Given the layers of uncertainty, Obama must admit to his commanders and our international allies that his present strategy can no longer succeed given the uncertainty surrounding its indefinite continuation into the new administration and therefore its new horizon constraints.
Obama’s instinct may be to scale back this final push against IS’s capital cities, figuring it would be best to let Trump sort it out however he sees fit. After all Obama’s preference has always been for less intervention. Yet if he wishes to take out IS, a bold approach is now called for.
The great unknown
If he chooses to double down, Obama must commit significant political capital to incentivising comprehensive political compromises between the different militia components of the anti-IS coalitions in Libya and Iraq. He must also ramp up our special forces commitments and risk significant American battlefield casualties to get the job done.
Just retaking key cities won’t be enough; IS has to be eradicated to be defeated. This means the un-PC step of killing all of its top leadership and decimating its rank and file
Just retaking key cities won’t be enough; IS has to be eradicated to be defeated. This means the un-PC step of killing all of its top leadership and decimating its rank and file. This was a tall order for a presumptive Clinton White House in 2017, and now it must be accomplished in Obama’s remaining two months or left to a very uncertain future.
What looked like it would be a nine-inning game has all of a sudden been rain delayed into a single inning - that obviously changes your hitting strategy.
Obama should entertain unconventional options: the deployment of Muslim-American ground troops, technical, political and monetary support for neutral Sunni allies such as Pakistan and Morocco to enter the fray and volunteer brigades of Muslim forces commanded by Western special ops.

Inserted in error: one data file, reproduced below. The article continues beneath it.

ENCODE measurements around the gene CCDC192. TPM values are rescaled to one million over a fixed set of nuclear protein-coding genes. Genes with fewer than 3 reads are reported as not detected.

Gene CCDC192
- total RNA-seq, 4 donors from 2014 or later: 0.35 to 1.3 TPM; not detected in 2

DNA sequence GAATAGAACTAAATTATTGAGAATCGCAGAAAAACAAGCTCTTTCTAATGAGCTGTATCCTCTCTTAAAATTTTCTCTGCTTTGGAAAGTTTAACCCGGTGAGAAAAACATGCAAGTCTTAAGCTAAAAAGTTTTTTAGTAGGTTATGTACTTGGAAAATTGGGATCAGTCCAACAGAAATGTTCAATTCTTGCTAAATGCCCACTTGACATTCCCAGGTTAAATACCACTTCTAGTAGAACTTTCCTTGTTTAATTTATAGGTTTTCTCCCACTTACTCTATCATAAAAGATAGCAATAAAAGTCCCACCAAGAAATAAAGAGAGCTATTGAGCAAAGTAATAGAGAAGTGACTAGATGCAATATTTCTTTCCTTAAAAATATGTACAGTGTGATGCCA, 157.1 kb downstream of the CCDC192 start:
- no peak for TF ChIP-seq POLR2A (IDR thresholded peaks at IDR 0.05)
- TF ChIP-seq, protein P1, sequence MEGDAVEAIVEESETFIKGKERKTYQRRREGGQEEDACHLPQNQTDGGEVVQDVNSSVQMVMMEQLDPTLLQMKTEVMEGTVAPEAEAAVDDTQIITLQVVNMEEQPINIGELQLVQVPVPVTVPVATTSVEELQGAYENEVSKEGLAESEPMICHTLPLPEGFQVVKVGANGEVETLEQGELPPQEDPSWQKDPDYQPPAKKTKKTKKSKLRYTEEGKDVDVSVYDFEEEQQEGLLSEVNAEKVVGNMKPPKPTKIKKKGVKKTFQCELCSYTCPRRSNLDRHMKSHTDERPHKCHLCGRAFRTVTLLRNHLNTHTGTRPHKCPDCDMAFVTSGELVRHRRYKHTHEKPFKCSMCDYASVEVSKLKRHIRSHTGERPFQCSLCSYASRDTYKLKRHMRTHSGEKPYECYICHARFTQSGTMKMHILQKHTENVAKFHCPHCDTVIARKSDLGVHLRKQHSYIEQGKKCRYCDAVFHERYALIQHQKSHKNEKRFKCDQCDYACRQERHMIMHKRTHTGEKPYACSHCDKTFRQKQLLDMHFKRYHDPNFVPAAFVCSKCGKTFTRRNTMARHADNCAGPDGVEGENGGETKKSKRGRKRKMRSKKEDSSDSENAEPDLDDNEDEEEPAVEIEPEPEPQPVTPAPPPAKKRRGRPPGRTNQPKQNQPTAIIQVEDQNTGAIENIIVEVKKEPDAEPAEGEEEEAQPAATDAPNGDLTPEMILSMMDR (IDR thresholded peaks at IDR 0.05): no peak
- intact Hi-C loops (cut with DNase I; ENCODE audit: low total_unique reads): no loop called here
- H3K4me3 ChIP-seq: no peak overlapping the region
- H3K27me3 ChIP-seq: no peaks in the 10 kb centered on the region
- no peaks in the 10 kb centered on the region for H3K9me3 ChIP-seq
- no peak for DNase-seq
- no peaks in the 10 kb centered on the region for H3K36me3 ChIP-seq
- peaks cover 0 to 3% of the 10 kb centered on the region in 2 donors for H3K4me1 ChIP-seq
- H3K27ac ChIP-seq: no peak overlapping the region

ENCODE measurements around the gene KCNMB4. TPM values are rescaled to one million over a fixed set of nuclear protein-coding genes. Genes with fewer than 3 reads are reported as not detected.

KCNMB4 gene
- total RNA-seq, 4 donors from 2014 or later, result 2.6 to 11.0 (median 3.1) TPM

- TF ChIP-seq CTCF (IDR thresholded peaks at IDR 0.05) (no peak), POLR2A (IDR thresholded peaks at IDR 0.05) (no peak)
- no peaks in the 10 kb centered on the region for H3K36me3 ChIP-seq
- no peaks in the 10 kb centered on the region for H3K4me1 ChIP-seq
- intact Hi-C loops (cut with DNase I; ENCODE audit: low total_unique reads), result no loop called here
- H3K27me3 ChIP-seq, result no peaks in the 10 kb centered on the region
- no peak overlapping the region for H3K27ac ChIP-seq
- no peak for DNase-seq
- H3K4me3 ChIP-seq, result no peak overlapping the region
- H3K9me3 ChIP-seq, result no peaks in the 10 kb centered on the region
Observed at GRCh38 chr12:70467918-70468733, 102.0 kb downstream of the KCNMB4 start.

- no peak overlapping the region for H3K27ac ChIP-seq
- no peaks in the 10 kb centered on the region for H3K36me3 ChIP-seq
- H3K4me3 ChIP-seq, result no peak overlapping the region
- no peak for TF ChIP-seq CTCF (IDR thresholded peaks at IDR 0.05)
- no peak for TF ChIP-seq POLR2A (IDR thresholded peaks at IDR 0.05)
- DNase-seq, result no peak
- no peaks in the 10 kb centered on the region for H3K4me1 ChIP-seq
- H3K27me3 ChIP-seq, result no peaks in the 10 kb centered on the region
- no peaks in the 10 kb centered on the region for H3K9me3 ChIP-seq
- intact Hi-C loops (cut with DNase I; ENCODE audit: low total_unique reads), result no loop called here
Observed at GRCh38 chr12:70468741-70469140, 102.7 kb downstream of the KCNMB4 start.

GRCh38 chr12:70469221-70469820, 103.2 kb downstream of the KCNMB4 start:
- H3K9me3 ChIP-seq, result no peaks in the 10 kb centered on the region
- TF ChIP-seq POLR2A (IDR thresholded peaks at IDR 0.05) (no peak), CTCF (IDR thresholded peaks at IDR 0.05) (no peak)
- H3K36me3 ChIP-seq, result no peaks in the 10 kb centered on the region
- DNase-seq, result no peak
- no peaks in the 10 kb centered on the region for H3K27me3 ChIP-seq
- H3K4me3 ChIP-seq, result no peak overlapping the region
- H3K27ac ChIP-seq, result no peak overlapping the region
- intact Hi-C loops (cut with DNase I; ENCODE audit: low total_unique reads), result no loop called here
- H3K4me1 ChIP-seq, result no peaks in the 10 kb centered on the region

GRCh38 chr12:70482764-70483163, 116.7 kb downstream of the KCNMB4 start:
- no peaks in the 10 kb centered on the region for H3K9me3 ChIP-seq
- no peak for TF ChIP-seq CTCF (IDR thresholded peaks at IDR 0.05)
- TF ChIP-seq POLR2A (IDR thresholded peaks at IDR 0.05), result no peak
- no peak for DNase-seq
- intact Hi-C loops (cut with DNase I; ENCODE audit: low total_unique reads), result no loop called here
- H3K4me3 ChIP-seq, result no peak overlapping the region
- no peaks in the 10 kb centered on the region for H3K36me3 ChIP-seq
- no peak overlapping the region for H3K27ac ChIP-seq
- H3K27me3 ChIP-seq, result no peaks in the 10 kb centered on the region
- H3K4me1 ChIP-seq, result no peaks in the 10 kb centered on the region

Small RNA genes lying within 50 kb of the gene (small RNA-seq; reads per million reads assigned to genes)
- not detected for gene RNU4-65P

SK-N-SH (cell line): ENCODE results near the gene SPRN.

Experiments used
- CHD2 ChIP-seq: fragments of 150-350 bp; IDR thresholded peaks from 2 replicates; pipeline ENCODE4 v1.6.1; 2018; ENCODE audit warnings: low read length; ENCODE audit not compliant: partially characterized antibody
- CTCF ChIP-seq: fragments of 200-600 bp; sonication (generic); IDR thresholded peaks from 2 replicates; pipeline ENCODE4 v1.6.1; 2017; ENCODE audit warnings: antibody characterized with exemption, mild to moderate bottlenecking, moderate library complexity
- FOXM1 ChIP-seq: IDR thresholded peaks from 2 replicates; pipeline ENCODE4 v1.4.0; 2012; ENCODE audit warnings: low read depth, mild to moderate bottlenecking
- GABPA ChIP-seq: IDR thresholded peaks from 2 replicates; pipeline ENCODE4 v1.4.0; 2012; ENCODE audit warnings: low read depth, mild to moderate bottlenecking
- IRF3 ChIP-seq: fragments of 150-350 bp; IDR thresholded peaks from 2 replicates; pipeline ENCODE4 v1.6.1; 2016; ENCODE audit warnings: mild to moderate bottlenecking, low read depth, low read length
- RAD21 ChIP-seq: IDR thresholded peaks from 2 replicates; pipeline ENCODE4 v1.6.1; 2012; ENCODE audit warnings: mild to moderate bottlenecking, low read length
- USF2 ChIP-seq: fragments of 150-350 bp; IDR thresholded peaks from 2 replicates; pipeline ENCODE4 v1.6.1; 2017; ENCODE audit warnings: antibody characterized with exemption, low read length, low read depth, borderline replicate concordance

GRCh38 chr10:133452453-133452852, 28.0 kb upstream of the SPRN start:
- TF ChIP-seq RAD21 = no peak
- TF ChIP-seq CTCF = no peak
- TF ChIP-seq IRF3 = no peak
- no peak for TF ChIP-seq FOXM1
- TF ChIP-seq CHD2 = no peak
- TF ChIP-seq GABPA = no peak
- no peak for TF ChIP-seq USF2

Barack Obama shakes hands with Donald Trump in the Oval Office (AFP)
When you find yourself trailing by four runs with two outs and the bases loaded in a one inning game, swinging for the fences becomes the highest percentage play.
Should the coalition fail to completely retake Sirte and Mosul and eradicate IS’s senior leadership by Inauguration Day, there is no way to know if President Trump will remain true to his America-first isolationism or conversely if he will embark on a massive bombing campaign uncoordinated with our regional allies. Either extreme would facilitate IS becoming a semi-permanent feature of the international order.
Yet doom and gloom need not be the only outcome. It remains possible, depending on who is appointed during the transition and how they and Trump coalesce on a defined programme, that the incoming administration will actually pursue a policy that is partially a continuation of Obama’s but with various improvements in effectiveness couched with triumphalist media optics.
But no matter how much covert intelligence Obama has about VP-elect Mike Pence’s transition team, he cannot be certain of how they will actually govern. It would behoove Obama to change tack to account for the great unknown that lies ahead.
The views expressed in this article belong to the author and do not necessarily reflect the editorial policy of Middle East Eye.
Photo: US President Barack Obama boards Air Force One at Jorge Chavez International Airport on 20 November in Lima, Peru (AFP)